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Astronauts Enter Harmony For First Time

Nespoli and Whitson wore protective goggles and face masks to protect themselves in case of any loose flying objects inside the new module. Credits: NASA
by Staff Writers
Paris, France (SPX) Oct 30, 2007
ESA astronaut Paolo Nespoli and Expedition 16 Commander Peggy Whitson were the first astronauts to enter the newest addition to the International Space Station after opening Harmony's hatch at 14:24 CEST (12:24 UT) today. "It's a pleasure to be here in this very beautiful piece of hardware," said Nespoli, during a short ceremony to mark the occasion. "I would like to thank everybody who worked hard in making this possible and allowing the Space Station to be built even further."

The second of three nodes, or connecting modules, for the Station, the arrival of Harmony paves the way for the addition of the European Columbus laboratory and the Japanese Kibo laboratory during upcoming Shuttle missions.

Carried into space inside Space Shuttle Discovery's cargo bay, the Italian-built Harmony is the first addition to the Space Station's pressurized volume for six years. The module adds an extra 34 m3 of living and working space to the orbital outpost.

First European module
The Harmony module, also known as Node 2, was installed in its temporary location on the port side of the Node 1 module during a six and a half hour spacewalk yesterday.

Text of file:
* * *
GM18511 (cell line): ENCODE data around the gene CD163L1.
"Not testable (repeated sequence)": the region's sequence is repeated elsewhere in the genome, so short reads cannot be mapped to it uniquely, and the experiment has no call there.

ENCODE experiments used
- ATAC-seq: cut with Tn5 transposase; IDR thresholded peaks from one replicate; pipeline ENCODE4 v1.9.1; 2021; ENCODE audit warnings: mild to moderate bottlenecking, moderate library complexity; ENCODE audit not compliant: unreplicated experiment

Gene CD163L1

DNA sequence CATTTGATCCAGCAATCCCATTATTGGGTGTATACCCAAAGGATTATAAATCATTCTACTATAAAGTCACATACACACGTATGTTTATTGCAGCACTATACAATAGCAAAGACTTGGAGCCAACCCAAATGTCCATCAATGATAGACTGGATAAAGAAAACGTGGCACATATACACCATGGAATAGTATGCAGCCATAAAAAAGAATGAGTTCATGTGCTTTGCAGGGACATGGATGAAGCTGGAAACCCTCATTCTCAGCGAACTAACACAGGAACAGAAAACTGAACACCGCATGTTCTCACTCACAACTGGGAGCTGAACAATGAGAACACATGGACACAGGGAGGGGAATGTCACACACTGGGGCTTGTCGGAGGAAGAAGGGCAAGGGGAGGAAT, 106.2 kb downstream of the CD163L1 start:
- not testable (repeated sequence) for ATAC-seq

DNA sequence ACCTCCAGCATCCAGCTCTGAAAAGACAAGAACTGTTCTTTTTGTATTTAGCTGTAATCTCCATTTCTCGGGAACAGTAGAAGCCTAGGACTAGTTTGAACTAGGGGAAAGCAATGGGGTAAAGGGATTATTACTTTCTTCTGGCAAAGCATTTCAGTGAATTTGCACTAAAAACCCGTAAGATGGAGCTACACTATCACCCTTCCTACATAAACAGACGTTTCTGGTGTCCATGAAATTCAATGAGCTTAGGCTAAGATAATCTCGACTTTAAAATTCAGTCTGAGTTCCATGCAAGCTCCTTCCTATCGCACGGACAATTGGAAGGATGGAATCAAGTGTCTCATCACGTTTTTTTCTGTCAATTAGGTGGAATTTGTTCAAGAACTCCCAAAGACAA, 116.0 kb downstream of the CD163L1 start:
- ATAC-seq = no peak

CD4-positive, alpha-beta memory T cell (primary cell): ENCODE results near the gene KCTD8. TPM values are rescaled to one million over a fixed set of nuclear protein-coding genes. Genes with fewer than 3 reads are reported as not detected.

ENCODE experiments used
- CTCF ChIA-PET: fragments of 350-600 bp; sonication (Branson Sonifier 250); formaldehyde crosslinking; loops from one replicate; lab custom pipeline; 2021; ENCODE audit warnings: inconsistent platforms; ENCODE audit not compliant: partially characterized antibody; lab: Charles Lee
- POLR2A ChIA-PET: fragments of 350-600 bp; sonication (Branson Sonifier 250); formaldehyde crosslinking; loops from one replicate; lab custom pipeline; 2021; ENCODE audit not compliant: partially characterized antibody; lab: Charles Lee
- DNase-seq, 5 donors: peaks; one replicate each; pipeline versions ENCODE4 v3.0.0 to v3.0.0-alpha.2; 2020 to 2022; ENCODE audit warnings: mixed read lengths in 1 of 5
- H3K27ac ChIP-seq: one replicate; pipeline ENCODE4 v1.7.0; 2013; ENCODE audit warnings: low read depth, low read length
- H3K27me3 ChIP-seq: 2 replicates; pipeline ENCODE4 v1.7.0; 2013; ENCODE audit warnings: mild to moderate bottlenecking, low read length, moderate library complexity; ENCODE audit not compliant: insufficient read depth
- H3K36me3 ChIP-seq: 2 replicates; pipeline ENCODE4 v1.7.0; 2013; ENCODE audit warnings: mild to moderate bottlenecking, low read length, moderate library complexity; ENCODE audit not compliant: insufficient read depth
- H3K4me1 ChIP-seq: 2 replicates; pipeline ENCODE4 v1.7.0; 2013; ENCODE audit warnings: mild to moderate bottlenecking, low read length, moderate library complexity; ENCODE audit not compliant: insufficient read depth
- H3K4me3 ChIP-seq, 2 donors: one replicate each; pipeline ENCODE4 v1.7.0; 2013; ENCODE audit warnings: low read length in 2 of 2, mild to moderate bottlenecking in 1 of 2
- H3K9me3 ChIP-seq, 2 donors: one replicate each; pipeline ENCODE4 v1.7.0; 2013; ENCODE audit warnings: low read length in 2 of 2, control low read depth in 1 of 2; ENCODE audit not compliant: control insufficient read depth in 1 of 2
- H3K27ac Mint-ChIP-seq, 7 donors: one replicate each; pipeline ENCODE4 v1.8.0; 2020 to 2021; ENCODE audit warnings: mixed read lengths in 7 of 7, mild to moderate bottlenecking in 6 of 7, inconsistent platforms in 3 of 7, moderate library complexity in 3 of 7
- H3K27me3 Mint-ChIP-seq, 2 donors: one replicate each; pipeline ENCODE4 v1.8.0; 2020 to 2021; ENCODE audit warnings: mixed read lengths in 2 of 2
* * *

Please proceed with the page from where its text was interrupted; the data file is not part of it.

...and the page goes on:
Once Discovery has undocked at the end of the STS-120 mission, the Expedition 16 crew will relocate Harmony to its permanent location at the forward end of the US Destiny lab.

Built in Europe, with Thales Alenia Spazio as prime contractor, thanks to a barter agreement between NASA and ESA including the Shuttle launch of the European laboratory Columbus, Harmony is the first European module permanently attached to the ISS.

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Astronauts find damage on space station
Washington (AFP) Oct 28, 2007
US astronauts completed the second of five spacewalks Sunday, shifting around a key piece of equipment but also finding a problem with mechanisms supporting an energy unit at the International Space Station.

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